Arts·My Favourite Season

The stage is set for a very Barbenheimer Oscars — but will the strike ruin everything?

And the Oscars go to... Barbie and Oppenheimer? It's a very possible scenario, but the Hollywood strike threatens to devastate award season.

The movies are back in a big way, but the Hollywood strike threatens to devastate award season

Margot Robbie poses in front of a giant Oscar statue.
Margot Robbie backstage during the 95th Annual Academy Awards on March 12, 2023. (Richard Harbaugh/A.M.P.A.S. via Getty Images)

My Favourite Season is a monthly column by CBC Arts producer Peter Knegt that runs through the six-month "season" that is both his favourite and Moira Rose's. It explores all things awards in the lead-up to the big one: the Oscars, which are currently scheduled to take place on March 10, 2024.

We are somehow just a few weeks away from the launch of awards season, largely considered to begin at the end of August when a trifecta of major film festivals — Venice, Telluride and Toronto — all open within two weeks of one another.

This column was originally scheduled to return shortly after those festivals concluded, assuming there wouldn't be much to discuss until then. But as it turns out, the past month would end up serving up historic film industry developments like no July that came before it, for better and unfortunately also very much for worse. As a result, this upcoming awards season has seen its course altered dramatically before it even started.

This combination of images shows Margot Robbie in a scene from "Barbie," left, and Cillian Murphy in a scene from "Oppenheimer."
Left: Margot Robbie in Barbie. Right: Cillian Murphy in Oppenheimer. (Warner Bros Pictures/Universal Pictures/The Associated Press)

Let's start with the good news, which is obviously the fact that Barbie and Oppenheimer have combined forces to become a movie culture phenomenon unlike anything we've seen in at least a decade (if not two). In the 12 days since "Barbenheimer" was unleashed, the films have collectively made over $550 million in North America alone, with no signs of slowing down anytime soon.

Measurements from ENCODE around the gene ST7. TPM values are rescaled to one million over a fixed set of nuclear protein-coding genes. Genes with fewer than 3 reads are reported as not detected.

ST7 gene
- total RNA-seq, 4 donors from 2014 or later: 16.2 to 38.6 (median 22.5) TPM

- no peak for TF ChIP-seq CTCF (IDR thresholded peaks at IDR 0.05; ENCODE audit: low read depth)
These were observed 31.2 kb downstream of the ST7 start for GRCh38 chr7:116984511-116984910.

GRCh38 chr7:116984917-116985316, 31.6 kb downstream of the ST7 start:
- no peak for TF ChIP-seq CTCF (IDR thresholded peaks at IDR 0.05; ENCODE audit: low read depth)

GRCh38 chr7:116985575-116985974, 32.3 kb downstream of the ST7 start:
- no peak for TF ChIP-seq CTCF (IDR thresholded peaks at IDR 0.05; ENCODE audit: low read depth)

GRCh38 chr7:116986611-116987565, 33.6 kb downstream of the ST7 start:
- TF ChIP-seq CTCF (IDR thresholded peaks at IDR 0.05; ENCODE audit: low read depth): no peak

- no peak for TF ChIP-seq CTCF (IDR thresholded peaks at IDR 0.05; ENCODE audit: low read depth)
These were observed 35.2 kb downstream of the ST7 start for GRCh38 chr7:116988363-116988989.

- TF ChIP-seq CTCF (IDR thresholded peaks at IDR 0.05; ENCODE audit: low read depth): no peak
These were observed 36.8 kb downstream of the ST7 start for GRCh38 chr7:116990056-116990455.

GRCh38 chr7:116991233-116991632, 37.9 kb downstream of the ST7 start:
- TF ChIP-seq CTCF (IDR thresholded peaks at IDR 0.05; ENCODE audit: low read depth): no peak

Greta Gerwig's Barbie seems poised to easily become one of the 10 highest-grossing films of all time, not to mention the highest-grossing film ever directed by a woman. Oppenheimer, meanwhile, should become the biggest historical biopic ever by the end of this week (dethroning, thank god, Bohemian Rhapsody) and is well on its way to becoming Christopher Nolan's biggest film not starring Batman.

"Barbenheimer" has brought back the movies and the monoculture, and there's no way this won't translate into both films being rewarded by awards season. This seems all the more certain because most people — even film critics! — believe both films truly deserve that reward. I mean, these are extraordinarily crafted movies that go above and beyond what anyone has come to remotely expect from contemporary "blockbusters." They're challenging and audacious, and represent two of our greatest living filmmakers working at the top of their game and making Hollywood a boatload of cash while doing so. It's not hard to imagine a boatload of Oscar nominations (and even wins) following suit.

Unfortunately, there is one thing that is very hard to imagine: the ongoing SAG-AFTRA and WGA strikes ending anytime soon. The big Hollywood film and TV studios have shown little interest in giving a fair deal to actors or writers in the month since both strikes have been simultaneously occurring.

You'd think that the wild success of Barbie and Oppenheimer would have propelled studio execs to do anything they could to keep that momentum going — but instead they've started pushing films off their fall release dates. By November, movie theatres could go from "Barbenheimer"-packed to something eerily reminiscent of peak pandemic times... just because a few giant companies care far too much about their own overflowing wallets.

The potential negative effects of the strike are far-reaching, but for the purposes of this particular article, I'm focusing on just one aspect (hardly the most important, but worthy of discussion nonetheless): how much it could damage awards season.